Ethiopia: Tax Authority Confiscates Cheetah Cubs

by Jan 24, 2011Big Cats

Officials at the Ethiopian Revenues and Customs Authority (ERCA) handed over four cheetah cubs to the Ethiopian Wildlife Conservation Authority (EWCA) that were confiscated last week in Denbel Arapea, in Dire Dawa City, while allegedly being smuggled to Somaliland.

The cubs were found when officials at the checkpoint became suspicious of the noises coming from plastic containers, on January 19, 2011. They asked the two individuals who were transporting the animals to open the containers but they refused and fled to the nearby jungle when officials insisted, according to Mihretab Assefa, manager of law enforcement at the ERCA’s Dire Dawa Branch.

When the containers were opened, officials found five cheetah cubs, of which one was already dead.

“This is not the first time the authority had confiscated such animals,” he told Fortune. “We have caught many lion and cheetah cubs being smuggled before.”

Ethiopia has signed the Convention on International Trade in Endangered Species (CITES) of wild fauna and flora that prohibits the hunting of endangered animals, of which cheetahs are included. They are hunted for their skin, bones, teeth, claws, which are used for making jewellery.

“Mostly, cheetah cubs are poached after the killing of their mother,” Daniel Assefa, expert in wildlife and products movement control at the EWCA, told Fortune. “Since the hunting of cheetahs is illegal, there is no market value, legally” Daniel added.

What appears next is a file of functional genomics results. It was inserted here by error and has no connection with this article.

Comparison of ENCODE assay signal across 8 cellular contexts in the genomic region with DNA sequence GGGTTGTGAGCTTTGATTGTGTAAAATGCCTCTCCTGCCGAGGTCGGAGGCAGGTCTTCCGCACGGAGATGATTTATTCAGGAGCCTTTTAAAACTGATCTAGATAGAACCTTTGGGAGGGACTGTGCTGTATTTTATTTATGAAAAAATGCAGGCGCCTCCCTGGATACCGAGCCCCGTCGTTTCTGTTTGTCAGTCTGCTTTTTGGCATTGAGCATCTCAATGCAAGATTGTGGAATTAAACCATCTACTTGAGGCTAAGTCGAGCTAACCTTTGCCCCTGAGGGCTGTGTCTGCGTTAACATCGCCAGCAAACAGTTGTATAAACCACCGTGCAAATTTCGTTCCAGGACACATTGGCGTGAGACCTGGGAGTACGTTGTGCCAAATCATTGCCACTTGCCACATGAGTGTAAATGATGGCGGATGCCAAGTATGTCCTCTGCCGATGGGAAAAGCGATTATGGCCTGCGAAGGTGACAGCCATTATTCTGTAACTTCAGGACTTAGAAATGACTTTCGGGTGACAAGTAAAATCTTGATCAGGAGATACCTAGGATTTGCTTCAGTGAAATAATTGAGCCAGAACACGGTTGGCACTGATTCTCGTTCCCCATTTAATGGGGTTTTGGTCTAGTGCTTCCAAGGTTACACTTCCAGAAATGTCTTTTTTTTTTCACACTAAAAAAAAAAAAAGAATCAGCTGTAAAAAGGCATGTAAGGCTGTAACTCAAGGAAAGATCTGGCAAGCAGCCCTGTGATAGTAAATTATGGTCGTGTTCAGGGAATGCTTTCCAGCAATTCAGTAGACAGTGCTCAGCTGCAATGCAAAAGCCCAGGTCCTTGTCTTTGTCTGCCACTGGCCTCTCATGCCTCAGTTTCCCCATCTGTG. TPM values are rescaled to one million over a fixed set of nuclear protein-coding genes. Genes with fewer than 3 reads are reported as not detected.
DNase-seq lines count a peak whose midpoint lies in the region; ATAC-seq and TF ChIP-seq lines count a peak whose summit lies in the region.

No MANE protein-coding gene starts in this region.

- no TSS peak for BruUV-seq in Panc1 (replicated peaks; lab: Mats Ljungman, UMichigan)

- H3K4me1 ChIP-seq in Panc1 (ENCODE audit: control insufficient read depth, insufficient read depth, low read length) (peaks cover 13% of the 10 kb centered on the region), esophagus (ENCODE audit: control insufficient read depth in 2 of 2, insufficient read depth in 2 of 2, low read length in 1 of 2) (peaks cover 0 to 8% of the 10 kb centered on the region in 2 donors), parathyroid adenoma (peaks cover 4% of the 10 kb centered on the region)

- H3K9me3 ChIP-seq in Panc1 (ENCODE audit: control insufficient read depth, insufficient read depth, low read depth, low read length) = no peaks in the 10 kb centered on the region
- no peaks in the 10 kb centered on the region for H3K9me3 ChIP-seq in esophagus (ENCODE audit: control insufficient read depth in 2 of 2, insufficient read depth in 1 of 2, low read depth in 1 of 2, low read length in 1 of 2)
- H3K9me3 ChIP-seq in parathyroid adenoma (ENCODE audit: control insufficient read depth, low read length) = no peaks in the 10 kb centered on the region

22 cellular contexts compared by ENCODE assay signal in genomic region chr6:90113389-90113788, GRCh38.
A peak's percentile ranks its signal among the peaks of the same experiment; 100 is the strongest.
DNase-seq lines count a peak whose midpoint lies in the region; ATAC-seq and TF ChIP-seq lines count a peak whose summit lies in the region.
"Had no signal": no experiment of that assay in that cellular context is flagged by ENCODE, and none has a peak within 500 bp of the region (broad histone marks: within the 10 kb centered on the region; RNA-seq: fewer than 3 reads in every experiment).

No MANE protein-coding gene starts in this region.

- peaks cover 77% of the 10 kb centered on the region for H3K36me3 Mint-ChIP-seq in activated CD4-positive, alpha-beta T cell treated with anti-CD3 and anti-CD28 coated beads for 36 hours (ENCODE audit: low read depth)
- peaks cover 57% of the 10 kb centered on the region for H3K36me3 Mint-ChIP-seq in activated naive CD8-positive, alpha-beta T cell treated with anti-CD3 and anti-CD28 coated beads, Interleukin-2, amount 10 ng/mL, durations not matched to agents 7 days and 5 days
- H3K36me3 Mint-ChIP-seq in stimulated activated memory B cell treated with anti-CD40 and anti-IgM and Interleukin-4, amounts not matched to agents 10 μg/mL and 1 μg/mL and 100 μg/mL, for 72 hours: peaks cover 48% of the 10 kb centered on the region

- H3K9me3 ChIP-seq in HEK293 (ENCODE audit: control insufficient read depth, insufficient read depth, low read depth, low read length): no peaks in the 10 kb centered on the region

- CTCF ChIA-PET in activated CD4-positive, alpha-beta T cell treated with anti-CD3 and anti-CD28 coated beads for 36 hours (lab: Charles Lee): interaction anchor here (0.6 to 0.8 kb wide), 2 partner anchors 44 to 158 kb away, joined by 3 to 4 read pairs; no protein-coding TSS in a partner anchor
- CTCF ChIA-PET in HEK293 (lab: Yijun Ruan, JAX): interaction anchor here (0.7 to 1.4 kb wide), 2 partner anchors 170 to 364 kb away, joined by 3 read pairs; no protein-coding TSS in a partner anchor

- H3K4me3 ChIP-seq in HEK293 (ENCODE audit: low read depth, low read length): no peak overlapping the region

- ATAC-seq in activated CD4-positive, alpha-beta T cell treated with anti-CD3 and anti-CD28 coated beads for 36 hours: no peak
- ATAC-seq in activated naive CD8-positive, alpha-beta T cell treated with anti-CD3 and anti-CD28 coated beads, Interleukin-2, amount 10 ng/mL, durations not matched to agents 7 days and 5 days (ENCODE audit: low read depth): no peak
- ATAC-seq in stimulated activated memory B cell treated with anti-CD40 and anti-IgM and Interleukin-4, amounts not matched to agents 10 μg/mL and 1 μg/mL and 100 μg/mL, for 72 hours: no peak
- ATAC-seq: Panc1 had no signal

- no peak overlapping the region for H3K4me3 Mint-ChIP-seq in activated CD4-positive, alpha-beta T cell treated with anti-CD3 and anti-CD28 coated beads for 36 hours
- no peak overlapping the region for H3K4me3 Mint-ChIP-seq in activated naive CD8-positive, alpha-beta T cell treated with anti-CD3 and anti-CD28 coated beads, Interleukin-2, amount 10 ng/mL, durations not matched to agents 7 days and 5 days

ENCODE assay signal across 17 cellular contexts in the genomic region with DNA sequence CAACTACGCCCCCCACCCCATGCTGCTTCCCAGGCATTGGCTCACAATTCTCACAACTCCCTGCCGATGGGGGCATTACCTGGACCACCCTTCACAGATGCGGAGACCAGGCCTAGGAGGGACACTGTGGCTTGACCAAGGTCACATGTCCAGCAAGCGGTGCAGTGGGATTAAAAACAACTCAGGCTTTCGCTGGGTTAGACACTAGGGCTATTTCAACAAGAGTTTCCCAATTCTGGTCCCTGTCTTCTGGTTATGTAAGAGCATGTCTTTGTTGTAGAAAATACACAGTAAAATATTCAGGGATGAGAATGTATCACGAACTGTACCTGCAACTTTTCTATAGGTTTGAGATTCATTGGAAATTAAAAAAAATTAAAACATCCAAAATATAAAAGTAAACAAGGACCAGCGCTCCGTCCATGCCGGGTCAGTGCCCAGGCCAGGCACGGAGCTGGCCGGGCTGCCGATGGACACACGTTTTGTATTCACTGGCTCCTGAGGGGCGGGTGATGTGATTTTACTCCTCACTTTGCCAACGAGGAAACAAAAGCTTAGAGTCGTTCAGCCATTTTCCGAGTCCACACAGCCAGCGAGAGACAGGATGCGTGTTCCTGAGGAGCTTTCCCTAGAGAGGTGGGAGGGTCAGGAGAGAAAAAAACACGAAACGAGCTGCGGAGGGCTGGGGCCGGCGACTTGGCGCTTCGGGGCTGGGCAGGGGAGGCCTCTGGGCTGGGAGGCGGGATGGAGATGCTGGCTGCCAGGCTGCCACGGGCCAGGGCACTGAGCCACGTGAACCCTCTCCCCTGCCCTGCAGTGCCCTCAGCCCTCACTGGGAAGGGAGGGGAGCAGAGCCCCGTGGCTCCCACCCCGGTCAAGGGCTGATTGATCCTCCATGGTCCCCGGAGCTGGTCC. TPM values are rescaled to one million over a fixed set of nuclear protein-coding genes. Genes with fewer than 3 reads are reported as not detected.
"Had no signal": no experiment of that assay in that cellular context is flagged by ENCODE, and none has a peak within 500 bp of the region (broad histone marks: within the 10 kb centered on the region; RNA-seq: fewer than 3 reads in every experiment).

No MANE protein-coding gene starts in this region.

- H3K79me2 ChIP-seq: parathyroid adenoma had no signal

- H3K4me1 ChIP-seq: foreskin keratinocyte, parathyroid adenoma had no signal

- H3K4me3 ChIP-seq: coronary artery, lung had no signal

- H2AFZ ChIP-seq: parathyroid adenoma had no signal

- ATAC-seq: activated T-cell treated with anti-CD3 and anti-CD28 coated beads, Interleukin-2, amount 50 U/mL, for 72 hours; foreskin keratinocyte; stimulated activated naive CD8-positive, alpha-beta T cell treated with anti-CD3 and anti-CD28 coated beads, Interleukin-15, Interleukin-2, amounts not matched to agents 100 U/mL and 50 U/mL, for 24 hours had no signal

However, the black market value of each is estimated to be around 5,000 dollars, according to Mihretab.

The Somali Regional State has been identified by the EWCA as the major area in which wildlife is illegally hunted and transacted.

“The authority has established a task force in collaboration with the region’s police to prevent these illegal activities,” Daniel told Fortune.

The confiscated cheetahs were placed in the office of the Born Free Foundation, a UK based non-profit organisation that was officially established in July 1998. The organisation is building a zoo on a 77.5ht plot in Holeta Town, located 74km from the capital.

The cubs will be trained by the organisation to adapt to life in the wild and will be set free once they are strong enough, according to Daniel.

The identities of the smugglers are being investigated. The maximum fine for anyone found hunting illegally and selling the animals is 30,000 Br and the minimum 5,000 Br.

It also carries a prison sentence of up to three years. Offenders can be punished with either or both, unless the criminal code carried a more severe punishment for the offence.